The term is mainly used for underground gas storage for natural gas , but also for hydrogen and oil storage and increasingly for carbon dioxide storage . These storage facilities serve to compensate imbalances between supply / production and demand / consumption and to increase security of supply. As a rule, natural gas storage facilities are filled in the warm summer months with low gas requirements and emptied in the winter months to cover the additional demand.
The volume available in the accumulator is divided into working gas and cushion gas volumes. The working gas volume is the volume of gas that can be used over the course of the year (volume handled). The cushion gas maintains the minimum pressure in the storage facility and remains in the caverns or in the formation (pore storage facility) to ensure geomechanical stability.
Since the gas in the underground storage facility usually has a higher pressure than the gas pipeline, the gas has to be compressed with a compressor for feeding . Some of the energy used for this can be recovered in an expander gas turbine when it is extracted again. In such a case, the underground storage also acts as a mechanical energy storage , such as a compressed air storage power plant . Since the pressure in the storage facility drops sharply during withdrawal in the winter half-year, compression is sometimes necessary during withdrawal in order to bring the gas to gas pipeline pressure. After it has been stored in the underground storage facility, the gas usually has to be dried in order to comply with the standardized properties (e.g. DVGW 260).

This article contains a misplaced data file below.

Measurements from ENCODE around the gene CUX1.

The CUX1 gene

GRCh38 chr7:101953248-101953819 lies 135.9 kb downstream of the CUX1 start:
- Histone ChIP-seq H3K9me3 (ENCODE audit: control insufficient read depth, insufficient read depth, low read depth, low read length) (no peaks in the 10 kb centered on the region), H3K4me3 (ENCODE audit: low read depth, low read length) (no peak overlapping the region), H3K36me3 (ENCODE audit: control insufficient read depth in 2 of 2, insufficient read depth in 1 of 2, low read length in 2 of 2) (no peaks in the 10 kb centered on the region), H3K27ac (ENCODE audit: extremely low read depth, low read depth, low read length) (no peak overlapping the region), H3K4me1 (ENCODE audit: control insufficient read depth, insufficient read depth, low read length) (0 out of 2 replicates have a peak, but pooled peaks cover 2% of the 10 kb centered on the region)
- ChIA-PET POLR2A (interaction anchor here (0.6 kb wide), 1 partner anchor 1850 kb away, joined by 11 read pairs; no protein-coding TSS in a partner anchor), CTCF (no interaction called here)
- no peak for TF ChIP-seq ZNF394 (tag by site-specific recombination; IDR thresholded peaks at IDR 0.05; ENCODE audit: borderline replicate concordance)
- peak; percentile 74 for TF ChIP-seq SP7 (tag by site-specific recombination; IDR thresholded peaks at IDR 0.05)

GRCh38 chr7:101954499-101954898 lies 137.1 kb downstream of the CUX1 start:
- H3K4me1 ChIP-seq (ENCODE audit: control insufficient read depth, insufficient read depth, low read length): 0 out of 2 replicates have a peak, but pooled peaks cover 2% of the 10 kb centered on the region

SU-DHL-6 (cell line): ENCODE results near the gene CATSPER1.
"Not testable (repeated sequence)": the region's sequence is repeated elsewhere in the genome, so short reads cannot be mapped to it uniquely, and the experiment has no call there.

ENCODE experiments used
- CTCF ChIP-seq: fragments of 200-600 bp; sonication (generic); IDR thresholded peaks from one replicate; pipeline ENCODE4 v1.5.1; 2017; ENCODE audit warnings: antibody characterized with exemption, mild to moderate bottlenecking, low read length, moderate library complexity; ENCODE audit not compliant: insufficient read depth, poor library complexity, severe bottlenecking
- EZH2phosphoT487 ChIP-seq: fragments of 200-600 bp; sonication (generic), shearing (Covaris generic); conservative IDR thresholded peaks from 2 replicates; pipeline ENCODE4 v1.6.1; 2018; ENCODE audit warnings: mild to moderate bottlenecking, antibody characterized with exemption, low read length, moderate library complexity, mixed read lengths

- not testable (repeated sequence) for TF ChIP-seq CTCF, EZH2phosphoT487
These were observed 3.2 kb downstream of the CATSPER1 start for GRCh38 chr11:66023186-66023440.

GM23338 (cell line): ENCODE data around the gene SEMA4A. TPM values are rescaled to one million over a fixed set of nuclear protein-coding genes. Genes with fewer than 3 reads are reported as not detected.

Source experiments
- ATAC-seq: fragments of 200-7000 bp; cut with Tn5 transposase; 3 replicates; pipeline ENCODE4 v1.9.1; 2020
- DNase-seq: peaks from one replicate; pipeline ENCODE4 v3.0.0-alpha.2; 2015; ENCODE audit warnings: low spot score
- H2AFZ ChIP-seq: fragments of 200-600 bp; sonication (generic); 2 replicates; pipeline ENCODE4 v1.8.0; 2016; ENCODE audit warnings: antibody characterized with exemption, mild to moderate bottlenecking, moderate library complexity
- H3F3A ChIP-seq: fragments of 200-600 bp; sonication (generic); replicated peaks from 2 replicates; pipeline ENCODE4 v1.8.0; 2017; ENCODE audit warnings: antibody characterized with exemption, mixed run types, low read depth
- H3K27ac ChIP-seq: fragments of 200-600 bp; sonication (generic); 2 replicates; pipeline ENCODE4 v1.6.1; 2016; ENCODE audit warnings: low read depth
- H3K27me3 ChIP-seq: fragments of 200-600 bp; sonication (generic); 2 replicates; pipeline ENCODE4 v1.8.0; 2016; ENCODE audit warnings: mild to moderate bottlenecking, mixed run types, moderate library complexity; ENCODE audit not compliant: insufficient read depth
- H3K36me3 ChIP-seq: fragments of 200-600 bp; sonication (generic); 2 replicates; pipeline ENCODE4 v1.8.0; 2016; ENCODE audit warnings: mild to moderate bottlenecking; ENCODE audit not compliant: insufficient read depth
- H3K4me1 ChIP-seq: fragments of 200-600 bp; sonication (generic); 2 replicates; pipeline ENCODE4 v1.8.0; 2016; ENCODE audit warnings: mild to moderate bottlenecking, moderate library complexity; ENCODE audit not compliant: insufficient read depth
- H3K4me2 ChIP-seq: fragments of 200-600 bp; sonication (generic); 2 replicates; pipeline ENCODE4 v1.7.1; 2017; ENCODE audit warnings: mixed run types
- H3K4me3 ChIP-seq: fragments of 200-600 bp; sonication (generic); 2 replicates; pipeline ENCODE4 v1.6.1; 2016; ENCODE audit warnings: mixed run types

Pore storage (including exhausted natural gas deposits)
Porous rock can absorb gases and liquids like a sponge (see → storage rock ). In this case, often on already-developed or explored geological formations resorted: In the pores and crevices of limestone and sandstone layers deep below ground gained over the course of millions of years of natural gas . Many such natural gas deposits in Central Europe were already extracted in the 20th century, which means that they no longer produce natural gas today. The pore space of the reservoir rock, which is still accessible or re-accessible via boreholes, can, however, be "refilled" from above ground with natural gas extracted elsewhere. Pore storage facilities are therefore often " recycled " natural deposits. Such a deposit is sealed at the top by a very low-porous rock layer (e.g. claystone) (so-called seal). The former deposit has proven its tightness and thus its suitability as a storage facility, as the gas was able to hold there for millions of years. Examples of "recycled" natural gas reservoirs are the Haidach, Tallesbrunn and Schönkirchen fields in the Austrian part of the Molasse basin and the Vienna basin , which are supplied with imported natural gas from Russia via the compressor station in Baumgarten an der March . One example in Germany is the Kirchheilingen underground gas storage facility in the central part of the Thuringian Basin ("storage formation": Zechstein ).
Pore storage in rock layers, from which groundwater was displaced by natural gas forced in from above, is known as aquifer storage .
Due to the large storage quantities, the natural gas in pore storage is mainly used to cover seasonal fluctuations in demand.
These artificially created cavities in salt domes are created by drilling and extracting brine . They are cylindrical, can have a diameter of up to 100 m and heights between 50 and 500 m and lie hundreds of meters below the surface of the earth, in Germany sometimes at depths (mining depths ) of up to 2,500 m.